As the album begins with the sound of an old music box, one immediately knows that one is in nostalgia territory. But this is far better than nostalgia ~ this is history, specific and evocative. The story begins with the discovery of an old wax cylinder recording from 1906. Headmaster William Barber is reading from Shakespeare and Robert Burns and introducing a musical performance. The sound is scratchy, but the words are discernible, rippling across a century. With confident dulcet intonations, Barber reveals a love of teaching, of art, of song.
Who was this man? Hibernate’s Jonathan Lees decided to find out. Barber (1872-1910) was not only a teacher and headmaster, but an author of school books, a cellist, the vice president of the Halifax Choral Society and the president of its Shakespearean Society. In short, he was like many of us, long before we were born. The story of the wax cylinder (converted to digital form) caught the ear of Harry Towell (Spheruleus), who along with Lees formed a Hibernate supergroup for this album, including Christoph Berg (Field Rotation), Fraser McGowan (Caught in the Wake Forever), Isnaj Dui and Antonymes. By adding field recordings from the school and a variety of kind instruments, Spheruleus and Friends constructed a tribute not only to a man, but to a period of time and a way of life.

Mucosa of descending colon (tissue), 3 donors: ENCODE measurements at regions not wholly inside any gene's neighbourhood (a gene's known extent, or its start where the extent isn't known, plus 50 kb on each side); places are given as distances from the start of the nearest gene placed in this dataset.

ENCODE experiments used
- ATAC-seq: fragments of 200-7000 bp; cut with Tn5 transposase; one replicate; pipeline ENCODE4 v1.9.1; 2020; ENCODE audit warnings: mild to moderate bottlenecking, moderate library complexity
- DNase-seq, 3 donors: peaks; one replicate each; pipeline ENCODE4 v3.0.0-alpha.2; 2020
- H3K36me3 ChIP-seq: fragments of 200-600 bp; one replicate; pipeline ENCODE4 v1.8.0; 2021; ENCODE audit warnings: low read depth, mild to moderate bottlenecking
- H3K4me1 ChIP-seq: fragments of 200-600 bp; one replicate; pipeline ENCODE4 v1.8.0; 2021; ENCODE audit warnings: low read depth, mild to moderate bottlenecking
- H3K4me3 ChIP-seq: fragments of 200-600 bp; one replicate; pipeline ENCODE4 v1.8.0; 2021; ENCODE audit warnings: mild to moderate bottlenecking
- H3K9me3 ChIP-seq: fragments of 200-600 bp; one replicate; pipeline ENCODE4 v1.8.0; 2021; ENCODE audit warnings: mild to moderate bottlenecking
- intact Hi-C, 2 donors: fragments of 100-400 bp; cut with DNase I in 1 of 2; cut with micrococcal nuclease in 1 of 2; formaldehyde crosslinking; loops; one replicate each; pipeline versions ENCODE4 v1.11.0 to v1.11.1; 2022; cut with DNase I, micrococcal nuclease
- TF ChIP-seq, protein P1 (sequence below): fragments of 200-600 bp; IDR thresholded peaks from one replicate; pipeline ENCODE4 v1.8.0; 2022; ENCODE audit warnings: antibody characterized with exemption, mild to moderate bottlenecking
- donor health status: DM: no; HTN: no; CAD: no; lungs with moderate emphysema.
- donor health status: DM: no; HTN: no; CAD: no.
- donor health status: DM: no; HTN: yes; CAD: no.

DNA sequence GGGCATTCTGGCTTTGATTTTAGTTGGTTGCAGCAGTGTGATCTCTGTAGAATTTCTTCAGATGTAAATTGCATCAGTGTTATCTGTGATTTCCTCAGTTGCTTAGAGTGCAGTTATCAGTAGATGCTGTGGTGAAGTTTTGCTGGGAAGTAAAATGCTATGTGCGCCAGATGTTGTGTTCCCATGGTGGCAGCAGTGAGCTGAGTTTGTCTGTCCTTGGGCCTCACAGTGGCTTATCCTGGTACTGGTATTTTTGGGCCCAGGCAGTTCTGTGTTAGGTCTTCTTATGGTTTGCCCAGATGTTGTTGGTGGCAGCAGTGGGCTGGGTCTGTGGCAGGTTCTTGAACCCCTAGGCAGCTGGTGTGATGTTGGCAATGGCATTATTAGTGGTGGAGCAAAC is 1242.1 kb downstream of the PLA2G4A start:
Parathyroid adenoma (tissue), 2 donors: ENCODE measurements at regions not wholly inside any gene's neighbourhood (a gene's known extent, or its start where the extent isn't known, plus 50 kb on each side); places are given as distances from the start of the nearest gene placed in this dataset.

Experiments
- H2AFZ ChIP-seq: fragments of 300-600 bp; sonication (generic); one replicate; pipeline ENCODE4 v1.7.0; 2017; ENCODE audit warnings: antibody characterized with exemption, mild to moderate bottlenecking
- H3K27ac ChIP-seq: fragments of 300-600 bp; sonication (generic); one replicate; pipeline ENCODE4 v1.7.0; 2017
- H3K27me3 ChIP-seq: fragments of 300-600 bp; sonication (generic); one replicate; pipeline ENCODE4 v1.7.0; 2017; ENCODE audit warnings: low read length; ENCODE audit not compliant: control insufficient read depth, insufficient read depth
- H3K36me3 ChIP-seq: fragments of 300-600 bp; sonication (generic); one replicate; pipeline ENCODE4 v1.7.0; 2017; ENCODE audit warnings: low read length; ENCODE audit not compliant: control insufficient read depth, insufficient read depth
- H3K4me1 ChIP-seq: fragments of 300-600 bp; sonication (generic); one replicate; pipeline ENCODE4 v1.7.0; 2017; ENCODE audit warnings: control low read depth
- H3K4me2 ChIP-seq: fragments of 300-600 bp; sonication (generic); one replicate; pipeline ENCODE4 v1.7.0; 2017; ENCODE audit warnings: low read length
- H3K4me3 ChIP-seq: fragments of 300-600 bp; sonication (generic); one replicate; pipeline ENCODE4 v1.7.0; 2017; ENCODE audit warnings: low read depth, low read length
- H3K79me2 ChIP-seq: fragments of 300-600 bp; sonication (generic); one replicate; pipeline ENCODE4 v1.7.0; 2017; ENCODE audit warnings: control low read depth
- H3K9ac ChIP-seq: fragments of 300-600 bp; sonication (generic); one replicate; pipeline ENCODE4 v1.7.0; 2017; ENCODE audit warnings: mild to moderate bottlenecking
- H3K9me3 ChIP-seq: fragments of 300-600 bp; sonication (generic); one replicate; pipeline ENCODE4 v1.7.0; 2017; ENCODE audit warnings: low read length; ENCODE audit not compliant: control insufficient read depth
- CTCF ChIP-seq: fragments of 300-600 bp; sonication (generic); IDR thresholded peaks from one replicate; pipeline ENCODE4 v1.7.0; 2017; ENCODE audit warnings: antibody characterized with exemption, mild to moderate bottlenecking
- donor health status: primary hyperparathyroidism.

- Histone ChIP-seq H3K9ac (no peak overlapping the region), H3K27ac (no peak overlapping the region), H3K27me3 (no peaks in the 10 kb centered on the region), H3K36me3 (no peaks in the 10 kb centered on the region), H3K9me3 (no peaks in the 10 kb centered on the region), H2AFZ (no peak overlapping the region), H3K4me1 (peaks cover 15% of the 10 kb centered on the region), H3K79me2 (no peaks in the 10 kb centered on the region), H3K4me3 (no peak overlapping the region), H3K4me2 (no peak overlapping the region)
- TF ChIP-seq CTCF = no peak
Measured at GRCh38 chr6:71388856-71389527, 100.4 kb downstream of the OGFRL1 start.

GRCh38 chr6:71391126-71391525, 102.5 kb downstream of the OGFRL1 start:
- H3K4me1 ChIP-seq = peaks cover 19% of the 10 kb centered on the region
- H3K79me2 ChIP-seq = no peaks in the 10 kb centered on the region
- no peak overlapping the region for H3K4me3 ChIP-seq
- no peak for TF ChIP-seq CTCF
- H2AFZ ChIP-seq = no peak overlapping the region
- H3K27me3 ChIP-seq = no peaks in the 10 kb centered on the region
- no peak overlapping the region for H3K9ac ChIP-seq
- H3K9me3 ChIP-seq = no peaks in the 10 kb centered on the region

One wonders if a hundred years from now, recordings from this time period will have the same impact. Will degraded tapes and corrupted files produce a similar patina, or will the sound be so pristine that no nostalgia will be evoked? The photos in the slideshow are clear yet abraded, and betray a common practice of the time: not smiling. We have become so accustomed to saying “Cheese!” that we have forgotten it was not always this way. Yet certainly people smiled in real life; the tennis rackets indicate that some fun must have been had, and Barber’s voice indicates rapture in the presence of high art. The album itself has the feel of a slide show: look here, now here, now here. Wood creaks, birds chirp; the students are at their studies. Cello and woodwinds are joined by flourishes of light electronics (not yet invented), creating a sonic blur. Occasional crackle and even a snippet of radio connect the time periods, smoothing the distance between the years. The past leaks through the sieve of the present.
As “Upper Wharfdale” loops and swirls, one thinks briefly of hauntology, but William Barber is like the anti-hauntology, a reminder that the spirits of the past may no longer be around, nor need they be; their best legacy is that of a life well-lived. One imagines Barber rising from his desk not to frighten, but to teach: to provide for orphans and other students a new window through which to see the world, perhaps to transcend their circumstances. If only time travel were possible, one can imagine William Barber (the album) being sent back a hundred years, and perhaps being appreciated as a reassuring telegraph: we have not yet forgotten all you have taught. (Richard Allen)